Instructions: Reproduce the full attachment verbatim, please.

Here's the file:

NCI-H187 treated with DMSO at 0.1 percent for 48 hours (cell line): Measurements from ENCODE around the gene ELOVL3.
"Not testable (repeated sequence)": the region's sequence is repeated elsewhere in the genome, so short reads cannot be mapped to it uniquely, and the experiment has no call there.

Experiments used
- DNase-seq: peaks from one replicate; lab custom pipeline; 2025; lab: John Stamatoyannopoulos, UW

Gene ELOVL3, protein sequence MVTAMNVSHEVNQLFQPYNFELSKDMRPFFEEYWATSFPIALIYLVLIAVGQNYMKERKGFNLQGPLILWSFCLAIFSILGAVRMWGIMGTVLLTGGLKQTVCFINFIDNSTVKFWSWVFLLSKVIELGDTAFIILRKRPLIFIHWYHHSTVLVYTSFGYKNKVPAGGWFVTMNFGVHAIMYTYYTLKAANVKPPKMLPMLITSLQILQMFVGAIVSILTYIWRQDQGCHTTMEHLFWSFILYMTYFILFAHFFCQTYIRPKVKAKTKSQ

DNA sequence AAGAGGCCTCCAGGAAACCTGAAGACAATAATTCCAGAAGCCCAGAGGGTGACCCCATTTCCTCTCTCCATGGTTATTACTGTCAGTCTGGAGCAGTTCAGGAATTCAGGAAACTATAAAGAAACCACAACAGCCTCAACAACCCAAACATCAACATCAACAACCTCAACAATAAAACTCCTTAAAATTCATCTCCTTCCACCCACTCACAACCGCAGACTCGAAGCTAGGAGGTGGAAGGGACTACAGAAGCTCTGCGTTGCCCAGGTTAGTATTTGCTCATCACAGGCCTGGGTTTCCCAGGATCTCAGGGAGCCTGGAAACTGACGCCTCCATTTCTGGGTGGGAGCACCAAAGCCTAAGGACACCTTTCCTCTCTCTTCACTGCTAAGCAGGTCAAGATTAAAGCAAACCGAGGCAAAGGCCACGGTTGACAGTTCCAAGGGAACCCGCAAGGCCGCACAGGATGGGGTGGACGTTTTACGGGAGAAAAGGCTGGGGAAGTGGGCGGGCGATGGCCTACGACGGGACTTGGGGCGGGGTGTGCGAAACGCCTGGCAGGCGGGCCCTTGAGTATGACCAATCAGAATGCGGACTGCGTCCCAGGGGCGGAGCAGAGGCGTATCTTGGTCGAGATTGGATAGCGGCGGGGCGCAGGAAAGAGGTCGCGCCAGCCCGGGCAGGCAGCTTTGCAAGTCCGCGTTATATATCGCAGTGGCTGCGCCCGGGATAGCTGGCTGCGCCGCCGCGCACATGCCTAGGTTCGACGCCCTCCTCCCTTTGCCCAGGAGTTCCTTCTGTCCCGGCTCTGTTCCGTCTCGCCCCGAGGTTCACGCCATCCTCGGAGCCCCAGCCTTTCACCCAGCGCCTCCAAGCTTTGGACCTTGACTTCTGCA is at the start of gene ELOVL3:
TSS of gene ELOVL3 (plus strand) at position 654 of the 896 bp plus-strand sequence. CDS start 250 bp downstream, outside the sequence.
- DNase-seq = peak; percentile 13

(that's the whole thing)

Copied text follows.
NCI-H187 treated with DMSO at 0.1 percent for 48 hours (cell line): Measurements from ENCODE around the gene ELOVL3.
"Not testable (repeated sequence)": the region's sequence is repeated elsewhere in the genome, so short reads cannot be mapped to it uniquely, and the experiment has no call there.

Experiments used
- DNase-seq: peaks from one replicate; lab custom pipeline; 2025; lab: John Stamatoyannopoulos, UW

Gene ELOVL3, protein sequence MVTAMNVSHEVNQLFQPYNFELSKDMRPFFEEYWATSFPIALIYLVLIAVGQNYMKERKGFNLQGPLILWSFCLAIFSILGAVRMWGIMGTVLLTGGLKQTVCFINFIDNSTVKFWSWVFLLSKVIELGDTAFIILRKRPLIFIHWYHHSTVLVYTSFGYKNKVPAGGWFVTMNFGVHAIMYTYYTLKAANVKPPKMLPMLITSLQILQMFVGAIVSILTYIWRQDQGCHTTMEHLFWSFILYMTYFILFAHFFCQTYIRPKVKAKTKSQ

DNA sequence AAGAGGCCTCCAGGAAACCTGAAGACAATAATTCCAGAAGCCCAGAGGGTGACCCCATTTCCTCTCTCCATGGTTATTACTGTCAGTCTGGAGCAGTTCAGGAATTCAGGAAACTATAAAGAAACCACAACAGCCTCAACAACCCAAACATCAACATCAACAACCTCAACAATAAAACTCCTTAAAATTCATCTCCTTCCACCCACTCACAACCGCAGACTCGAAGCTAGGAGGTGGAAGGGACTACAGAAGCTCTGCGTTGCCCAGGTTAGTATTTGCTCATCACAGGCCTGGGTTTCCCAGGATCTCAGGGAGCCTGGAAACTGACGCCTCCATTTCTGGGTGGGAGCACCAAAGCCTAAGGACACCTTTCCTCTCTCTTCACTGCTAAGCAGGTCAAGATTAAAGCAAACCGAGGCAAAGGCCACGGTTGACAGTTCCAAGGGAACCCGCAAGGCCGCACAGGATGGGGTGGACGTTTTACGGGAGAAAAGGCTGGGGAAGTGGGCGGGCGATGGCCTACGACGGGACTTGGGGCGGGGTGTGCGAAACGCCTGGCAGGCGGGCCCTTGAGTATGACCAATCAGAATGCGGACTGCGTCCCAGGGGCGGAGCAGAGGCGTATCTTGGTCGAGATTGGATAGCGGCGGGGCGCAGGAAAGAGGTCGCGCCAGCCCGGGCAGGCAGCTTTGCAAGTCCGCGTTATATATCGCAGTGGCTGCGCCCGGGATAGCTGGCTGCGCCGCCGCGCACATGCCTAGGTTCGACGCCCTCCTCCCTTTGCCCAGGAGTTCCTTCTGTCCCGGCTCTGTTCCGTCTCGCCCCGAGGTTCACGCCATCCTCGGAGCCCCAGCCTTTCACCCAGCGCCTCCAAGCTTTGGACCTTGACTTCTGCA is at the start of gene ELOVL3:
TSS of gene ELOVL3 (plus strand) at position 654 of the 896 bp plus-strand sequence. CDS start 250 bp downstream, outside the sequence.
- DNase-seq = peak; percentile 13